HANOI, Vietnam — U.S. Defense Secretary Jim Mattis praised Vietnam on Wednesday for supporting U.N. sanctions against North Korea and expressed hope that Washington and Hanoi can build closer defense ties despite being former enemies.
“They’ve stepped up and aligned themselves with U.N. sanctions,” he told reporters flying with him from Jakarta, Indonesia, where he held high-level talks and observed a colorful display of combat skills by Indonesian commandos.
The Pentagon chief’s visit comes just days before the 50th anniversary of the Tet offensive, a turning point in the American war against communist North Vietnam. Mattis, who did not serve in that war, said it is not an impediment to current relations.
“This is in our past,” he said.
The Tet offensive, named for the Lunar New Year holiday on which it was launched in 1968, was a battlefield failure for the North Vietnamese but a political victory in the sense that it punctured American hopes of winning the war.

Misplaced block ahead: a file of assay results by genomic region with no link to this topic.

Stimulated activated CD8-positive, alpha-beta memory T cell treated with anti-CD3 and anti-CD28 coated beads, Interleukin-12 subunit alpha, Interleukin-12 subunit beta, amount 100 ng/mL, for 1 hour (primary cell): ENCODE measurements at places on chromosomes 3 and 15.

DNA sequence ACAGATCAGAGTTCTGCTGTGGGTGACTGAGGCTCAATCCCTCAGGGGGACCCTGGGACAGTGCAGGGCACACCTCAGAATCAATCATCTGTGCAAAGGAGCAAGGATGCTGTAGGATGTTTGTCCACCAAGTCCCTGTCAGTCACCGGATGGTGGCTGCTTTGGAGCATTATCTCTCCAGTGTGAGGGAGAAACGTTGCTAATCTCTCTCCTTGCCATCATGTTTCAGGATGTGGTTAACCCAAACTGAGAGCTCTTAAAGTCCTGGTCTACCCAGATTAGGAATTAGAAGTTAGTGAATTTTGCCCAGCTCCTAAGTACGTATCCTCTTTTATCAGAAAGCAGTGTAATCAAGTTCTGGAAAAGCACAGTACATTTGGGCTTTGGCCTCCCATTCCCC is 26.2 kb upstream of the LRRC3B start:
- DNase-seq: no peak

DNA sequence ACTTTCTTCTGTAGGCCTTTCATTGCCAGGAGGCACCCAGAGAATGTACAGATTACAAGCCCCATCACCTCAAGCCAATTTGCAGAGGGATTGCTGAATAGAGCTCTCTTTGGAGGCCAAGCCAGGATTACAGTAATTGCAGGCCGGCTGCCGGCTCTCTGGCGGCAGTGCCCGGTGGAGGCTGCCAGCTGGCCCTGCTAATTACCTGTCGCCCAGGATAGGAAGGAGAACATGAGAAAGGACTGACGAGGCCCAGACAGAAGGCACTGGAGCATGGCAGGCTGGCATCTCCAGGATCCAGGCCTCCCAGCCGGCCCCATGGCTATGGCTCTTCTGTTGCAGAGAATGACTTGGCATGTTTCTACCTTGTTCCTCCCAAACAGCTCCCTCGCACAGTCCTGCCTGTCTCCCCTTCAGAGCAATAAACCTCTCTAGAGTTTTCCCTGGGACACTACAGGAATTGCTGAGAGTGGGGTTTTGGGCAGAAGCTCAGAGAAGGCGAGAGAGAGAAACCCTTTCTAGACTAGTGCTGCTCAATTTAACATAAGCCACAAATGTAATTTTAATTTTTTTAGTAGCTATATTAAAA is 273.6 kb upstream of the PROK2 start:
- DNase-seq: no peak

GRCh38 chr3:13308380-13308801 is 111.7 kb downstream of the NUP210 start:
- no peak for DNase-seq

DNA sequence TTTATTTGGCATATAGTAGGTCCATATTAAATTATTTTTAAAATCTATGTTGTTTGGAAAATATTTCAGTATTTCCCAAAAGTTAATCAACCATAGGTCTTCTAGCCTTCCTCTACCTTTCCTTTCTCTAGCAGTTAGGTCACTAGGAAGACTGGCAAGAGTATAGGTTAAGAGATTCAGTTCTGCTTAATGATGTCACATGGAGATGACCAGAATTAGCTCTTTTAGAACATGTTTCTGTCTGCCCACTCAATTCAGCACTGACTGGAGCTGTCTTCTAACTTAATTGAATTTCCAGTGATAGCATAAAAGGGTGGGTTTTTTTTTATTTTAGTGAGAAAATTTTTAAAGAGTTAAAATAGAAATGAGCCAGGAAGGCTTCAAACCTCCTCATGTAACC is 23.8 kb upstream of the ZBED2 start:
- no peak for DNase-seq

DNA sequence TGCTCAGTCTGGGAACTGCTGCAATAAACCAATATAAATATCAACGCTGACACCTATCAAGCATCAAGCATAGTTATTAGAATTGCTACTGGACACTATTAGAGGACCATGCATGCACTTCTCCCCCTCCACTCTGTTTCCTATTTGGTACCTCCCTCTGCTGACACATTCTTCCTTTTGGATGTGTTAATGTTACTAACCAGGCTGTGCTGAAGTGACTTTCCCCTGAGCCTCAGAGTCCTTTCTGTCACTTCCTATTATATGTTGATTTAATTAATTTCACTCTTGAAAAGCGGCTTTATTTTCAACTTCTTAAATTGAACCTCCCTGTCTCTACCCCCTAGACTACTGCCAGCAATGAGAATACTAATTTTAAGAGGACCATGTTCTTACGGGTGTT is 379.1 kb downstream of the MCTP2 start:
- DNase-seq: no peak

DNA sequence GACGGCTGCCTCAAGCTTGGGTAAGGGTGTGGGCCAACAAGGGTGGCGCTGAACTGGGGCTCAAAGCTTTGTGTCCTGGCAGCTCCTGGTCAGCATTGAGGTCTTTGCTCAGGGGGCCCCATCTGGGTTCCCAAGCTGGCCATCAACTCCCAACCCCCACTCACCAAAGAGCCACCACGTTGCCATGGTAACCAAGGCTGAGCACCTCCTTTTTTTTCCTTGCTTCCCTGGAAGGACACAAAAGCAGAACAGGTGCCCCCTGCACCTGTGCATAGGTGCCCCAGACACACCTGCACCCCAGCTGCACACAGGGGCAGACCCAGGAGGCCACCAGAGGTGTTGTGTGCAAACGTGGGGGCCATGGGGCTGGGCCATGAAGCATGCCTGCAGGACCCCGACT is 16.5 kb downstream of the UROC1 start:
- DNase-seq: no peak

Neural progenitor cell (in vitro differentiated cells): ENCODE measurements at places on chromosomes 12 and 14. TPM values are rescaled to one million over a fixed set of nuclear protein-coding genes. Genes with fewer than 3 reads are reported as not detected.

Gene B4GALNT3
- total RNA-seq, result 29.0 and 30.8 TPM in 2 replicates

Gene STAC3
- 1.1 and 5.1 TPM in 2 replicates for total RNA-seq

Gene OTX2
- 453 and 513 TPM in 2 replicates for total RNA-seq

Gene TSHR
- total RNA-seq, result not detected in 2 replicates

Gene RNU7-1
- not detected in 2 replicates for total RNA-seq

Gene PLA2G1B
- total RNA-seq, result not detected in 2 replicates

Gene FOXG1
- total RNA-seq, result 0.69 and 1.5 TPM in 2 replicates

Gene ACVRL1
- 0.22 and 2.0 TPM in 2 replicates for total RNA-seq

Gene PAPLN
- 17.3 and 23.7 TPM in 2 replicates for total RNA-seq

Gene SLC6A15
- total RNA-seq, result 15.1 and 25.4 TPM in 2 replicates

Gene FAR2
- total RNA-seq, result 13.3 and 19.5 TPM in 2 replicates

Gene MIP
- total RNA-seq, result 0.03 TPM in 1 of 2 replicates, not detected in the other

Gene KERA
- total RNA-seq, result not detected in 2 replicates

Mattis noted Vietnam’s proximity to the South China Sea makes the country a key player in disputes with China over territorial claims to islets, shoals and other small land formations in the sea. Vietnam also fought a border war with China in 1979.
“Because of the coastline they have and the position they occupy, they are going to be a foundation for any kind of prosperity” in the region, which is one reason to push now for closer defense relations, he said.
During his visit, Mattis also planned to meet with representatives of a Pentagon organization, the Defense POW-MIA Accounting Agency, that carries out searches for remains of American service members still unaccounted for from the Vietnam war, which ended in 1975.
Later in the week Mattis plans to fly to Hawaii for talks with U.S. commanders and to meet with his South Korean counterpart to discuss the situation with North Korea.
Before he left Jakarta on Wednesday morning, Mattis was treated to a demonstration of counter-terrorism skills by an Indonesian commando group. The commandos showed off their hand-to-hand combat skills and performed a range of exotic moves including lopping off the heads of live snakes and drinking their blood.
Mattis said during his visit to Jakarta that he hoped the U.S. could develop closer ties to the Indonesian military.